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Old 01-06-2015, 09:21   #1
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Bleach and Fiberglass

I am not a materials scientist, and have read a lot of salty threads and advice suggesting that bleach (and in this case I mean Sodium Hypochlorite, not the stuff that makes suicide blondes!) must not be used in the context of fiberglass.

However, on closer examination of this commonly held conviction, I have found significant quantities of the likes of this:

Corrosion Resistance Makes FRP Ideal for Handling Sodium Hypochlorite

https://plasticstoragetanks.com/sodi...rage_tanks.htm

It appears that professionals seem to use fiberglass as one of two primary means of storage of industrial quantities of concentrated sodium hypochlorite for extended periods.

So… can any actual materials scientists or other bright sparks who happen also to be boaties clarify the bleach on fiberglass question for me/us?

Does it depend upon the original composition of the fiberglass? Is this just another myth? Clarity would be appreciated!
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Old 01-06-2015, 09:31   #2
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Re: Bleach and Fiberglass

I love your tagline!
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Old 01-06-2015, 09:33   #3
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Re: Bleach and Fiberglass

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I love your tagline!
Thanks matey. Enter it into Google in quotes and you will find out where it originated.
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Old 01-06-2015, 09:47   #4
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Re: Bleach and Fiberglass

and the scary part...
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Old 01-06-2015, 10:45   #5
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Re: Bleach and Fiberglass

Interesting question. I'm one of those guys that has specified FRP tanks to hold industrial bleach (15%). I have also done laundry bleaching tests on nylon and polyester lines in cooperation with rope manufactures.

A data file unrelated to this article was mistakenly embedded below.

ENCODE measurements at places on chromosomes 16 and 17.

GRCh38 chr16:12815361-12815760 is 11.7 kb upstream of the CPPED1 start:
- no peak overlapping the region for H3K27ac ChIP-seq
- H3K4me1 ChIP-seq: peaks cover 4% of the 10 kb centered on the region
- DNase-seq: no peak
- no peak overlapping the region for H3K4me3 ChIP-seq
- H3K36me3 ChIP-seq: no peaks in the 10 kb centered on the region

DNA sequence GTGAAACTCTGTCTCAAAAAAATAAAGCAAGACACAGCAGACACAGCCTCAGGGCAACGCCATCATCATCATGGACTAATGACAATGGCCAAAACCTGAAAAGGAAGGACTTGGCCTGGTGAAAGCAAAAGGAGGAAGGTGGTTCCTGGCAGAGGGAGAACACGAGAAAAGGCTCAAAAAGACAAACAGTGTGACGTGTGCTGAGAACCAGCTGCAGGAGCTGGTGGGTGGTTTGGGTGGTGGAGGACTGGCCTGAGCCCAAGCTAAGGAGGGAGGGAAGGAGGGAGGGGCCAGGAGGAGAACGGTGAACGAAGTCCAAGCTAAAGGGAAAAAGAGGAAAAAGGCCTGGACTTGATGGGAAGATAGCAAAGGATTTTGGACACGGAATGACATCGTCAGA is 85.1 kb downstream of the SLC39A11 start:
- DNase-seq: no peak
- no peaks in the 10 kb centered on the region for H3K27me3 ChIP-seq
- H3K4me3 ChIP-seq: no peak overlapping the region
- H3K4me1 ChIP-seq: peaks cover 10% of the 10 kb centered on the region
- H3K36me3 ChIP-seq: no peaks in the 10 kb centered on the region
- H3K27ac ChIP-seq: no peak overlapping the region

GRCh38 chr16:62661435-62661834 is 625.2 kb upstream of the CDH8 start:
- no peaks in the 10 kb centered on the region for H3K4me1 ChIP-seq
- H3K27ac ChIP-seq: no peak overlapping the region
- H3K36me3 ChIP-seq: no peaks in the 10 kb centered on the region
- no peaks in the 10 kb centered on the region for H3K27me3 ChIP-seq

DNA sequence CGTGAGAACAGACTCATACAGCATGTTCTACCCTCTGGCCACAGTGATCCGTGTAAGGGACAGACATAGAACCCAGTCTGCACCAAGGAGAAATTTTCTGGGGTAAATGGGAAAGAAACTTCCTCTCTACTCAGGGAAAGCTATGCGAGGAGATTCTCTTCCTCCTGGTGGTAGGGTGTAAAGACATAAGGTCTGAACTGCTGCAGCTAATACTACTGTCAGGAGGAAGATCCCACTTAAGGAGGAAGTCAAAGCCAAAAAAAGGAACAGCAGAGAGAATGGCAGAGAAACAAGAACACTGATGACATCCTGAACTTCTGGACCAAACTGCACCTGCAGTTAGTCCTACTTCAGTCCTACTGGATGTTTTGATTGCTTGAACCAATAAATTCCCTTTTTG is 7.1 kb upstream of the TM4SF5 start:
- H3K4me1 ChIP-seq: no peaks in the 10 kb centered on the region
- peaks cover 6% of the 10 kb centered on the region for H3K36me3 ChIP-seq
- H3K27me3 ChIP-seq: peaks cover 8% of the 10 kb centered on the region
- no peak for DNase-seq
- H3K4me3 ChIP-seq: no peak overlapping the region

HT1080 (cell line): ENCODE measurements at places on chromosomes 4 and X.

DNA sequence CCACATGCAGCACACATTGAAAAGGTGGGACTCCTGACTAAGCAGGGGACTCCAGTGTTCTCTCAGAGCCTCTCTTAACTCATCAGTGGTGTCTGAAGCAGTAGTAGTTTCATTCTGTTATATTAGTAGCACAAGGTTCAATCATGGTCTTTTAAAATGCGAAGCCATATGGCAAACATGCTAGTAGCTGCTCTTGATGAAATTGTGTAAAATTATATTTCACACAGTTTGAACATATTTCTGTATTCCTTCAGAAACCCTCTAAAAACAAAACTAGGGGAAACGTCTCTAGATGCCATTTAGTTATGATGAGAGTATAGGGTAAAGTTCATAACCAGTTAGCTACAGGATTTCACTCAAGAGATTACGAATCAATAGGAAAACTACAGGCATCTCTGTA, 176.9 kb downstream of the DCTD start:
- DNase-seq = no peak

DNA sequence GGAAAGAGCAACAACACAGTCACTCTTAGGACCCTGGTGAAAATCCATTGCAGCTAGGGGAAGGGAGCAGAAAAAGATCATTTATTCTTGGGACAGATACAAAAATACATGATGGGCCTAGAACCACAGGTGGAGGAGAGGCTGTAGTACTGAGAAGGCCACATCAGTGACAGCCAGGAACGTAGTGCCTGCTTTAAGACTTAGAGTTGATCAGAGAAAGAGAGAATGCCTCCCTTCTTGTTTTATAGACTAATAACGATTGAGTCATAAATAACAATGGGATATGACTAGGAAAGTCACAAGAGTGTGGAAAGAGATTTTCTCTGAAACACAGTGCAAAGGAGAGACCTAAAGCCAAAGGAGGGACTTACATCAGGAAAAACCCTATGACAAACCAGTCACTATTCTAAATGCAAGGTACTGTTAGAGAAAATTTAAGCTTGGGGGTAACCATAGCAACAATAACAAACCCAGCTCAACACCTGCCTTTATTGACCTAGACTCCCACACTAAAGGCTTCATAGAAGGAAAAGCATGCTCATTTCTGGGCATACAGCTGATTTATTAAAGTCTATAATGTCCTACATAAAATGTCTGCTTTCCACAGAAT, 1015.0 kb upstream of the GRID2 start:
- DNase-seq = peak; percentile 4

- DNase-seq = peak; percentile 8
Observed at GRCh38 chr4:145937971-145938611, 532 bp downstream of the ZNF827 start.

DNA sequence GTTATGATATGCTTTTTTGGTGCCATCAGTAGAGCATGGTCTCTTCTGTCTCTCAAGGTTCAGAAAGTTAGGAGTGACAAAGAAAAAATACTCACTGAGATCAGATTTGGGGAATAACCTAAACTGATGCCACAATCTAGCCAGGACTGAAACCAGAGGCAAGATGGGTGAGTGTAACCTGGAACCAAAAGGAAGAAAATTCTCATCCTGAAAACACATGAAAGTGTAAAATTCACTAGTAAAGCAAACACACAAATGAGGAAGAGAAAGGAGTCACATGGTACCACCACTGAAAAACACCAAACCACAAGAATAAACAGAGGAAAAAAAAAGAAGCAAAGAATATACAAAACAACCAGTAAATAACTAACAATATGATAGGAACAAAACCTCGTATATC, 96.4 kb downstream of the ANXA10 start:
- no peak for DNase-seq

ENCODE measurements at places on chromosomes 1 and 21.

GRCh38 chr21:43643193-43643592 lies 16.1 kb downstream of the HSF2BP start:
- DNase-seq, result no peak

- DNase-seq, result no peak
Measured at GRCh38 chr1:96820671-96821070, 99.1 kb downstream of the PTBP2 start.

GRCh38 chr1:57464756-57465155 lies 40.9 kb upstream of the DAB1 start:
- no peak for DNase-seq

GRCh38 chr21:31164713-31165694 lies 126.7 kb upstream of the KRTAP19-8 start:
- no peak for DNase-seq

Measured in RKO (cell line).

• Nylon rope can be weakened about 10-15% if you soak repetitions for days in bleach concentrations 10x higher than anyone recommends. If you want to damage nylon rope, use strong acid (melts), power washer (obvious), or a washing machine (new rope can herniate, old rope can rip the agitator off if not bagged.
  • Polyester rope was basically unaffected by bleach. A few percent. I did not test sail cloth or the resin.
So is using bleach on the deck for any reasonable period and any reasonable dosage going to hurt anything, other than remove the wax. Not hardly. In fact, bleach is unlikely to affect any synthetic material that is stable in the sun (if UV can't do it, neither can bleach).

That, said, bleach is quite alkaline and will attack aluminum and yellow metals quickly. Bad on bottom paint always and some other paints if exposed too long. There is always a "but."

By the same token, much of what bleach can "bleached" is already "bleached" by the sun. It is often not as effective as other cleaners.
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Old 01-06-2015, 11:04   #6
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Re: Bleach and Fiberglass

Quote:
Originally Posted by thinwater View Post
Interesting question. I'm one of those guys that has specified FRP tanks to hold industrial bleach (15%). I have also done laundry bleaching tests on nylon and polyester lines in cooperation with rope manufactures.

  • Nylon rope can be weakened about 10-15% if you soak repetitions for days in bleach concentrations 10x higher than anyone recommends. If you want to damage nylon rope, use strong acid (melts), power washer (obvious), or a washing machine (new rope can herniate, old rope can rip the agitator off if not bagged.
  • Polyester rope was basically unaffected by bleach. A few percent. I did not test sail cloth or the resin.
So is using bleach on the deck for any reasonable period and any reasonable dosage going to hurt anything, other than remove the wax. Not hardly. In fact, bleach is unlikely to affect any synthetic material that is stable in the sun (if UV can't do it, neither can bleach).

That, said, bleach is quite alkaline and will attack aluminum and yellow metals quickly. Bad on bottom paint always and some other paints if exposed too long. There is always a "but."

By the same token, much of what bleach can "bleached" is already "bleached" by the sun. It is often not as effective as other cleaners.
Thank you very much for your knowledgeable answer. May I request clarification for use of bleach in ungelled/uncoated fiberglass tanks (such as water tanks in some boats) or bilges, and other applications where the FRP of whatever stripe is not coated and is in direct contact (possibly for extended periods) with the NaClO? I have read a few supposedly knowledgeable threads in which contributors have suggested that prolonged FRP contact with "bleach" will soften it. About this I am skeptical but this is why I am seeking more expert opinion.

Would the same go for more or less any composition of cured resins within boat built FRP?
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